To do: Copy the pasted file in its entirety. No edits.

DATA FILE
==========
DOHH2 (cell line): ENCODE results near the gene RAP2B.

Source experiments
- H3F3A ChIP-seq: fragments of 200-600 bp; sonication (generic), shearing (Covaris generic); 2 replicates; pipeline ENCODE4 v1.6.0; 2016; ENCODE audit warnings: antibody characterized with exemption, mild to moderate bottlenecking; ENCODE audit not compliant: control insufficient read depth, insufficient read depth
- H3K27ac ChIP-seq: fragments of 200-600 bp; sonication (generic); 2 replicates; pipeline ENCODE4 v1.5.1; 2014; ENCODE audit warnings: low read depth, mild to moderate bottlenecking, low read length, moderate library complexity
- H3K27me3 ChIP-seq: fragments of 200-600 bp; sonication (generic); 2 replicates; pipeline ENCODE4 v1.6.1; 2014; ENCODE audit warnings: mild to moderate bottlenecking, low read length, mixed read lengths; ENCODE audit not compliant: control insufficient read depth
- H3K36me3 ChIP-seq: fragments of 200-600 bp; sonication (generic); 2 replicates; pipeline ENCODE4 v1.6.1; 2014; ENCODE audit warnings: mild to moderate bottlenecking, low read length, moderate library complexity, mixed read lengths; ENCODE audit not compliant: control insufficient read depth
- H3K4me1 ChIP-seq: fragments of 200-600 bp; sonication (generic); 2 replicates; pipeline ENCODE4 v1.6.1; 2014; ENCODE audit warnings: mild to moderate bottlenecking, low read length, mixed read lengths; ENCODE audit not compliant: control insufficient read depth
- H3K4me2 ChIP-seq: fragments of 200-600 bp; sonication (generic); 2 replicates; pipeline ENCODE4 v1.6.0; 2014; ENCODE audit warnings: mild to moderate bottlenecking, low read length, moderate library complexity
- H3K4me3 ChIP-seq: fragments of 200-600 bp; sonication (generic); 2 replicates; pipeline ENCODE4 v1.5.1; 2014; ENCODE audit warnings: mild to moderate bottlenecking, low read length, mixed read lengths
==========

DOHH2 (cell line): ENCODE results near the gene RAP2B.

Source experiments
- H3F3A ChIP-seq: fragments of 200-600 bp; sonication (generic), shearing (Covaris generic); 2 replicates; pipeline ENCODE4 v1.6.0; 2016; ENCODE audit warnings: antibody characterized with exemption, mild to moderate bottlenecking; ENCODE audit not compliant: control insufficient read depth, insufficient read depth
- H3K27ac ChIP-seq: fragments of 200-600 bp; sonication (generic); 2 replicates; pipeline ENCODE4 v1.5.1; 2014; ENCODE audit warnings: low read depth, mild to moderate bottlenecking, low read length, moderate library complexity
- H3K27me3 ChIP-seq: fragments of 200-600 bp; sonication (generic); 2 replicates; pipeline ENCODE4 v1.6.1; 2014; ENCODE audit warnings: mild to moderate bottlenecking, low read length, mixed read lengths; ENCODE audit not compliant: control insufficient read depth
- H3K36me3 ChIP-seq: fragments of 200-600 bp; sonication (generic); 2 replicates; pipeline ENCODE4 v1.6.1; 2014; ENCODE audit warnings: mild to moderate bottlenecking, low read length, moderate library complexity, mixed read lengths; ENCODE audit not compliant: control insufficient read depth
- H3K4me1 ChIP-seq: fragments of 200-600 bp; sonication (generic); 2 replicates; pipeline ENCODE4 v1.6.1; 2014; ENCODE audit warnings: mild to moderate bottlenecking, low read length, mixed read lengths; ENCODE audit not compliant: control insufficient read depth
- H3K4me2 ChIP-seq: fragments of 200-600 bp; sonication (generic); 2 replicates; pipeline ENCODE4 v1.6.0; 2014; ENCODE audit warnings: mild to moderate bottlenecking, low read length, moderate library complexity
- H3K4me3 ChIP-seq: fragments of 200-600 bp; sonication (generic); 2 replicates; pipeline ENCODE4 v1.5.1; 2014; ENCODE audit warnings: mild to moderate bottlenecking, low read length, mixed read lengths